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Nelbur, I say carbon build up because I had previously looked at the brake disc and there was a build up of a dark gray substance on the disc. that just would not scrap off. I just presume this is causing the squeal. I do have some anti-squeal grease and will apply it to the pads and see what happens. I suppose I could take the brake disc to a shop and have them mill this build up, off.
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Old 12-02-2013, 10:48 PM
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Quote:
Originally Posted by rickjordan View Post
Nelbur, I say carbon build up because I had previously looked at the brake disc and there was a build up of a dark gray substance on the disc. that just would not scrap off. I just presume this is causing the squeal. I do have some anti-squeal grease and will apply it to the pads and see what happens. I suppose I could take the brake disc to a shop and have them mill this build up, off.
Just make sure you apply it to the backing plate and not the pad. Sounds as if either someone contaminated the pad material at one time or wore a set of pads down to the backing plate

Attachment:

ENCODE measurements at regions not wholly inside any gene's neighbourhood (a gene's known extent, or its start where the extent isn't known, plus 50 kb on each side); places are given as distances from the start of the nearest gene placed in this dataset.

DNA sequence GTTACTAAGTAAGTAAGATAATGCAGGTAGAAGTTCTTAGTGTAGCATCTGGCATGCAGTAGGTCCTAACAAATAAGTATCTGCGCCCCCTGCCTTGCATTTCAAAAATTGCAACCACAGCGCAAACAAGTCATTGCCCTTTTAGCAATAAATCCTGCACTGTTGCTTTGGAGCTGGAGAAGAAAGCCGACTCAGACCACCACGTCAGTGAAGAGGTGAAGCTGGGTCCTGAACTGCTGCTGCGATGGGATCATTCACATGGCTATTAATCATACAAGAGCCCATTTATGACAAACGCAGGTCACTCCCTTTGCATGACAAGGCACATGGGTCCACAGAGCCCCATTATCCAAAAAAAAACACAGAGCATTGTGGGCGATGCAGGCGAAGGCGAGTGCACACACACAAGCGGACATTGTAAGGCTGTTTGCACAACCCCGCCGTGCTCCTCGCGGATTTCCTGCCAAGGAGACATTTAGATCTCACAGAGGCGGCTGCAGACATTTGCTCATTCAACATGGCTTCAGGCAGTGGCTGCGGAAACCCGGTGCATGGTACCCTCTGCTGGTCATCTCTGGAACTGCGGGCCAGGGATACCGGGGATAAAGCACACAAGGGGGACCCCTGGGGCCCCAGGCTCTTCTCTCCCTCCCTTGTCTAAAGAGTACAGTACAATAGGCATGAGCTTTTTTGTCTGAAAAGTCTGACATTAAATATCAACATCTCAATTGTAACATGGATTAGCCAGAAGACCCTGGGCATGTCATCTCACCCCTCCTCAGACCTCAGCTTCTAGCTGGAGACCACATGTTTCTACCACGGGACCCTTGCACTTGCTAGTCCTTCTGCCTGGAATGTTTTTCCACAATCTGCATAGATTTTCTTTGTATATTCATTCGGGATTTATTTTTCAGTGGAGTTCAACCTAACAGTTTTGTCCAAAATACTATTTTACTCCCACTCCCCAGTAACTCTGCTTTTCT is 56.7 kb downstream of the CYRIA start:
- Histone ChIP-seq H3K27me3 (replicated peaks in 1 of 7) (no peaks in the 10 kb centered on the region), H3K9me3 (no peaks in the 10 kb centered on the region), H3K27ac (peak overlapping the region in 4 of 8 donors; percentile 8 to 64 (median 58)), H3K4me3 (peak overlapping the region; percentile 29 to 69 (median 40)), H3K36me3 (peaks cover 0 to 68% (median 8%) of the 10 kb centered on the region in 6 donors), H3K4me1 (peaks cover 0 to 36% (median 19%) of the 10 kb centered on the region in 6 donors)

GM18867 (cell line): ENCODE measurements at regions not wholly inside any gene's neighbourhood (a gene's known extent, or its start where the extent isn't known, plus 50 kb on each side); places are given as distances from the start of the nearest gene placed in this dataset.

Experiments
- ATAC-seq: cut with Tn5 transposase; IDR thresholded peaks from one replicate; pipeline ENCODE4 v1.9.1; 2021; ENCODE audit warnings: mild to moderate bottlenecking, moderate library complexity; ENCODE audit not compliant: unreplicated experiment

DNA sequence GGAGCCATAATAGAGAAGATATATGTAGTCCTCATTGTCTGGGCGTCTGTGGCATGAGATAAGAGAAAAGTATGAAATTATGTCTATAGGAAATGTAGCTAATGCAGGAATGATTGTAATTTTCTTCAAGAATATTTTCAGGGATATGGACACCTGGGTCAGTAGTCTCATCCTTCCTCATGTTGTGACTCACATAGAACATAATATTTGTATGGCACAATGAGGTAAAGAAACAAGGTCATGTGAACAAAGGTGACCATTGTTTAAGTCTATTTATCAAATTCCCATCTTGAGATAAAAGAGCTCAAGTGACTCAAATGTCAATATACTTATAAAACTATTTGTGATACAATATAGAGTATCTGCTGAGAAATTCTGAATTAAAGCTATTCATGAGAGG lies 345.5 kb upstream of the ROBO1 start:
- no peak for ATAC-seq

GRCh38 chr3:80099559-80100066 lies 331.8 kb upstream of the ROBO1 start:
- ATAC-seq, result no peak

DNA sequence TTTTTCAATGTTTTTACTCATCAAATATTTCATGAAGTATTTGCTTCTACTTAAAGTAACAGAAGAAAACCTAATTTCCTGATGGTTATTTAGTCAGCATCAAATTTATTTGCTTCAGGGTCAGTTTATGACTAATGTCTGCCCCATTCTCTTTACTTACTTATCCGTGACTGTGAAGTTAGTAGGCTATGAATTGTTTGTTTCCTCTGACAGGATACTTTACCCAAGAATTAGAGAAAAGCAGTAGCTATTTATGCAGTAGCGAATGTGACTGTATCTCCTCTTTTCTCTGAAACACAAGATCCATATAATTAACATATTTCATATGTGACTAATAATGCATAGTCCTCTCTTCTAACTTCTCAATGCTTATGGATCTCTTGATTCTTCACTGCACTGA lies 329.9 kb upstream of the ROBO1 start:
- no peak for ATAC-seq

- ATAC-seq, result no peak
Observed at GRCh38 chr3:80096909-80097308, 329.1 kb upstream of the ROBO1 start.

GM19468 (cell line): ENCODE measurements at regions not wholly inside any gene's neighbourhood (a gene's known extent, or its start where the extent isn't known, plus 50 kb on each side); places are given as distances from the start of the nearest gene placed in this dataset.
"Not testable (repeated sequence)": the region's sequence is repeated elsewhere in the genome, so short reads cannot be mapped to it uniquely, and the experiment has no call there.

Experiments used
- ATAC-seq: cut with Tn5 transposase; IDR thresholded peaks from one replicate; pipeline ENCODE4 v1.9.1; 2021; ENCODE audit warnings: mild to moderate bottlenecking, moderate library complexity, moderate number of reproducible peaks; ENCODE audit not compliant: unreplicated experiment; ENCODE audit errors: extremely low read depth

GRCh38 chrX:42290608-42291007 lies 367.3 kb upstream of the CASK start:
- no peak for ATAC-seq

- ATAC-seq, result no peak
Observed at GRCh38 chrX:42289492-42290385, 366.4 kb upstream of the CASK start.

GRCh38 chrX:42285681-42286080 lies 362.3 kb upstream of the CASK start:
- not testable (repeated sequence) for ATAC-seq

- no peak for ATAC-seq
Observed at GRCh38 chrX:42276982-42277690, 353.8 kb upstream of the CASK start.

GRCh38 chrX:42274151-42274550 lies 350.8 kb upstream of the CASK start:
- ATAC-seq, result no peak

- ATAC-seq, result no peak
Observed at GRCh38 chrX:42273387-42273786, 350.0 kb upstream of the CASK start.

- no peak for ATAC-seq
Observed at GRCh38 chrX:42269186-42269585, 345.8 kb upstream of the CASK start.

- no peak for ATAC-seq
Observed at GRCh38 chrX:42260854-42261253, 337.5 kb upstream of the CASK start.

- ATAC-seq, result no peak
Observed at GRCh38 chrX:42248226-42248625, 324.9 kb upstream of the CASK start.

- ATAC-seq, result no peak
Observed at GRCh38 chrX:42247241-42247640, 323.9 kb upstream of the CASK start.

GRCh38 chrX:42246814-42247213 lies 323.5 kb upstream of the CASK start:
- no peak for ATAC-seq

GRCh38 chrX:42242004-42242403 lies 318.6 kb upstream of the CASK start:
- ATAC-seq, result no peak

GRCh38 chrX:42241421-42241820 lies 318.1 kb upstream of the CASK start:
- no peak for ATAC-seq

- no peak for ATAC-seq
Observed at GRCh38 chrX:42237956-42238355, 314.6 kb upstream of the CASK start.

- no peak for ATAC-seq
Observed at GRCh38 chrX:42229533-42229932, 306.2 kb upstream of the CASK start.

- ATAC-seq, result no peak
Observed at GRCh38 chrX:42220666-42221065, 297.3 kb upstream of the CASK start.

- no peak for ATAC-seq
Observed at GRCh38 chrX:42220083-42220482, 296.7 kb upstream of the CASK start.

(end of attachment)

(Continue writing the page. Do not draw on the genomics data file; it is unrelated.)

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Old 12-02-2013, 10:57 PM
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Ya, something got built up or baked onto the disc. You can feel it. I will be sure to keep the paste on the backing plate.
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Old 12-03-2013, 05:50 AM
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I was taught to every once awhile to slam brakes hard to remove glazing on rotors.learned from british leyland,Jag,and Jensen's
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Old 12-03-2013, 05:38 PM
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Originally Posted by rickjordan View Post